REVENUE at Johannesburg Stock Exchange listed pan African cement maker, PPC’s Zimbabwean operation fell by 31% to R855 million (US$49,29 million) in the six months ended September 30, 2022 following key maintenance schedules at its kiln plant, the firm said this week.
The revenue stood at R1,24 billion (US$71,43 million) during the same period in 2021.
PPC Zimbabwe's cement sales volumes declined 13% period-on-period, the firm said, citing the kiln shutdown.
“Revenue (at PPC Zimbabwe) decreased by 31% to R855 million (US$50,4 million) due to the impact of the planned kiln maintenance and the depreciation in the Zimbabwean dollar against the rand,” PPC said, as it share financial statements for the period with investors.
EBITDA (earnings before interest, tax, depreciation and amortisation) declined by 48% to R148 million (US$8,73 million) with a reduced EBITDA margin of 17,3%.
“EBITDA and EBITDA margin were adversely impacted by the procurement of clinker from South Africa and Zambia as a way to offset the impact of the kiln shutdown during a high demand period.
“Imported clinker, including transport, is more expensive than PPC Zimbabwe's own clinker manufacturing costs. In addition, the shutdown of the kiln incurred once-off additional maintenance costs, which negatively impacted the EBITDA margin. As at 30 September 2022, PPC Zimbabwe held R253 million (US$14,92 million) in hard currency cash,” the company said.
Zimbabwean dollar depreciated by 72% against the rand since March 31, 2022 and distorted the group’s consolidated results.
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PPC said following the resumption of clinker production at the end of May 2022, PPC Zimbabwe's cement sales volumes improved in the second quarter of financial year 2023 (FY23) relative to the first quarter of FY23 with a continued robust cement demand from residential construction and government-funded infrastructure projects.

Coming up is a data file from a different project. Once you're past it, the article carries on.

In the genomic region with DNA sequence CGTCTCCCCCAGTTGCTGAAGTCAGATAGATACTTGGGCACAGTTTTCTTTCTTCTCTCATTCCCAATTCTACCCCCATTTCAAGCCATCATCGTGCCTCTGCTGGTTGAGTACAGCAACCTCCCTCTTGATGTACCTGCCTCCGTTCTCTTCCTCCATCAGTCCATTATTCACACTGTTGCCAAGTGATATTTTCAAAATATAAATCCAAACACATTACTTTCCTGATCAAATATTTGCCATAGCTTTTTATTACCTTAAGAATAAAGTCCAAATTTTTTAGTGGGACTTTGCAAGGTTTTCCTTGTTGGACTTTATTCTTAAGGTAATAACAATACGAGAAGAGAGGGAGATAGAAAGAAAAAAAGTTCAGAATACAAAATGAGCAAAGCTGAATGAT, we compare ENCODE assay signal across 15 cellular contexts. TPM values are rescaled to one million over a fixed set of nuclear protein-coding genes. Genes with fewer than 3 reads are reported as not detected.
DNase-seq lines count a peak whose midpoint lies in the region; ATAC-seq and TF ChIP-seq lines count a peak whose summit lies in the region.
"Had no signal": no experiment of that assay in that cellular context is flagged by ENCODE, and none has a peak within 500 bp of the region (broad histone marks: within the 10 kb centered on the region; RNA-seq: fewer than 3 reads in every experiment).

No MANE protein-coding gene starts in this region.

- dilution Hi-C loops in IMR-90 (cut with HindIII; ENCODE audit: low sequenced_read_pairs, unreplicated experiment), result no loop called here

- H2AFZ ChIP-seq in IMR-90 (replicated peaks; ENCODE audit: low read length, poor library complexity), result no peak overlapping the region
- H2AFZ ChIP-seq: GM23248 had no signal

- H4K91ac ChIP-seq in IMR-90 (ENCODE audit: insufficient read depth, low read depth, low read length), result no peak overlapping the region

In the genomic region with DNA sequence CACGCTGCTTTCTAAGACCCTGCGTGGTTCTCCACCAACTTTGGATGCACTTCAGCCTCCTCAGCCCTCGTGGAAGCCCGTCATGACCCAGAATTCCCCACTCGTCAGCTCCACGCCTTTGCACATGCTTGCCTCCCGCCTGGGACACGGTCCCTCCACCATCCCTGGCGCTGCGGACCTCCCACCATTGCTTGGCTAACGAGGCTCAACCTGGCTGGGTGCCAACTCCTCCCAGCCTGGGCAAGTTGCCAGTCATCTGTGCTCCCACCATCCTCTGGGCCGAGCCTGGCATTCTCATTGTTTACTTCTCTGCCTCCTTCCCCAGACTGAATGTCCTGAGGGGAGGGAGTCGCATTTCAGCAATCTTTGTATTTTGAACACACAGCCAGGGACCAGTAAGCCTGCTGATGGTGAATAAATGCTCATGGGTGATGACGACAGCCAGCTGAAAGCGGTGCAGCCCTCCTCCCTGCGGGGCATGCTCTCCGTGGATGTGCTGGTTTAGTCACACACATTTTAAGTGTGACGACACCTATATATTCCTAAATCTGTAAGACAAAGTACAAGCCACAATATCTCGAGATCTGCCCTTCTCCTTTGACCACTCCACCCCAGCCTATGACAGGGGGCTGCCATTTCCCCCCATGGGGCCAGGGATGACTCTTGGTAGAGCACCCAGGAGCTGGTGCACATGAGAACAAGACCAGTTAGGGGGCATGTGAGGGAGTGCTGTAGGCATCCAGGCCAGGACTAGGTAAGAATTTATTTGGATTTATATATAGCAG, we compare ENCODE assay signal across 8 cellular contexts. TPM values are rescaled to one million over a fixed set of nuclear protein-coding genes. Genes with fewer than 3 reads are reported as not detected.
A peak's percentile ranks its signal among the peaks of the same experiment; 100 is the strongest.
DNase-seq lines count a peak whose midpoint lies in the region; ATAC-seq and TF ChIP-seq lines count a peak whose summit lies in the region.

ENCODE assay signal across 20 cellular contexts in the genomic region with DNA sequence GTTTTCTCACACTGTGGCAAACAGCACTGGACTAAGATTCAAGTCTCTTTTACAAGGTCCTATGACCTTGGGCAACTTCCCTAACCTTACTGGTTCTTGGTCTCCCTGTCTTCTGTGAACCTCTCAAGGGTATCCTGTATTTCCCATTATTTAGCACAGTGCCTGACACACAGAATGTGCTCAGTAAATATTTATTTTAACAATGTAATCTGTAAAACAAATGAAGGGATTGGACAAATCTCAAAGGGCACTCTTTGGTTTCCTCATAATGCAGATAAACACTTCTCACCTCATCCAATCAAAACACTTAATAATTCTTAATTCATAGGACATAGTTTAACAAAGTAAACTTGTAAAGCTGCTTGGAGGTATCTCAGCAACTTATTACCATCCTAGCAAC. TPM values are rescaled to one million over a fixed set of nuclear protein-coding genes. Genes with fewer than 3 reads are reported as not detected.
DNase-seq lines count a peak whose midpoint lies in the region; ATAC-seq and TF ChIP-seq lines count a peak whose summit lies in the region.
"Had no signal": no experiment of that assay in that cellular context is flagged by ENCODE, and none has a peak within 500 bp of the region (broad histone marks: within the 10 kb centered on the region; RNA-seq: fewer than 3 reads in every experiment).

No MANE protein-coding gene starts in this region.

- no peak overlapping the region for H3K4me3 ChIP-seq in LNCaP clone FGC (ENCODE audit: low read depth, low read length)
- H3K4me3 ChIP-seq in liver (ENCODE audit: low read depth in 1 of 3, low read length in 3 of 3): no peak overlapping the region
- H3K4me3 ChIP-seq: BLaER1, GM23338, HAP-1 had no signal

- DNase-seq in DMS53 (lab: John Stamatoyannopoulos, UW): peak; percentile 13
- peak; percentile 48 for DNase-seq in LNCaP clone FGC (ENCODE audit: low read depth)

The company said PPC Zimbabwe implemented US$ price increases of 5% in March 2022, 2% in April 2022 and a further 5% increase in August 2022 to recover input cost inflation.
“Further, PPC observed an increase in foreign currency availability in the Zimbabwean economy, with over 80% of cement sales occurring in foreign currency during the period under review. PPC received a US$3,7 million dividend in December 2021 and an additional US$4,4 million in dividends in June 2022,” it said.
In the outlook, PPC Zimbabwe anticipates a further recovery for the balance of the financial year thereby restoring its profitability to historical levels.
Commenting on the group results, PPC (Africa) chief executive officer Roland van Wijnen said he was pleased that strategic initiatives implemented during the period enabled the firm to maintain its market-leading position in its core Southern African markets and continue to reduce debt, despite challenging and competitive trading conditions. “We are in a strong financial position to weather the local economic cycle and are well placed to supply any increase in demand as the roll-out of the South African government's infrastructure development plans gain momentum,” he said.
Excluding PPC Zimbabwe, revenue in the period under review increased 9% to R4,25 billion (US$250,1 million) supported by period-on-period price increases, while cement volumes were 1% down on the comparable period.
Including the impact of PPC Zimbabwe, which contributes 17%, group revenue decreased by 1% to R5,10 billion (US$300,7 million).